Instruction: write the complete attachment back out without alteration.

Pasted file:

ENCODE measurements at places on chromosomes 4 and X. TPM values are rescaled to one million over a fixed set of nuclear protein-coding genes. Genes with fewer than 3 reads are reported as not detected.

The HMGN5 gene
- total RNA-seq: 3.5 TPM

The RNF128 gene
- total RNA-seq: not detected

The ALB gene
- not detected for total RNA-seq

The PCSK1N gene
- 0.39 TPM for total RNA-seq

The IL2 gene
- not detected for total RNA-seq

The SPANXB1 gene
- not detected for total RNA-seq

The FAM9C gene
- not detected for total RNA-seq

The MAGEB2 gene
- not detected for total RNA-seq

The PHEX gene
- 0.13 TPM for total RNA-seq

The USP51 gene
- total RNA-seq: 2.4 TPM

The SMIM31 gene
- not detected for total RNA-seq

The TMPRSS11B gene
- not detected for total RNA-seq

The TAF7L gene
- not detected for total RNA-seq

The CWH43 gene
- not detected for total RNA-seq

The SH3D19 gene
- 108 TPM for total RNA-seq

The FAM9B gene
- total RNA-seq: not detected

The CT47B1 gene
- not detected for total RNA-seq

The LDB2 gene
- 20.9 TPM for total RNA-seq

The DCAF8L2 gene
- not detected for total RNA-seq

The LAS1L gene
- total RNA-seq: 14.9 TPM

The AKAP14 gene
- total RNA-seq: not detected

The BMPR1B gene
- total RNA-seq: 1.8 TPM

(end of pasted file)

ENCODE measurements at places on chromosomes 4 and X. TPM values are rescaled to one million over a fixed set of nuclear protein-coding genes. Genes with fewer than 3 reads are reported as not detected.

The HMGN5 gene
- total RNA-seq: 3.5 TPM

The RNF128 gene
- total RNA-seq: not detected

The ALB gene
- not detected for total RNA-seq

The PCSK1N gene
- 0.39 TPM for total RNA-seq

The IL2 gene
- not detected for total RNA-seq

The SPANXB1 gene
- not detected for total RNA-seq

The FAM9C gene
- not detected for total RNA-seq

The MAGEB2 gene
- not detected for total RNA-seq

The PHEX gene
- 0.13 TPM for total RNA-seq

The USP51 gene
- total RNA-seq: 2.4 TPM

The SMIM31 gene
- not detected for total RNA-seq

The TMPRSS11B gene
- not detected for total RNA-seq

The TAF7L gene
- not detected for total RNA-seq

The CWH43 gene
- not detected for total RNA-seq

The SH3D19 gene
- 108 TPM for total RNA-seq

The FAM9B gene
- total RNA-seq: not detected

The CT47B1 gene
- not detected for total RNA-seq

The LDB2 gene
- 20.9 TPM for total RNA-seq

The DCAF8L2 gene
- not detected for total RNA-seq

The LAS1L gene
- total RNA-seq: 14.9 TPM

The AKAP14 gene
- total RNA-seq: not detected

The BMPR1B gene
- total RNA-seq: 1.8 TPM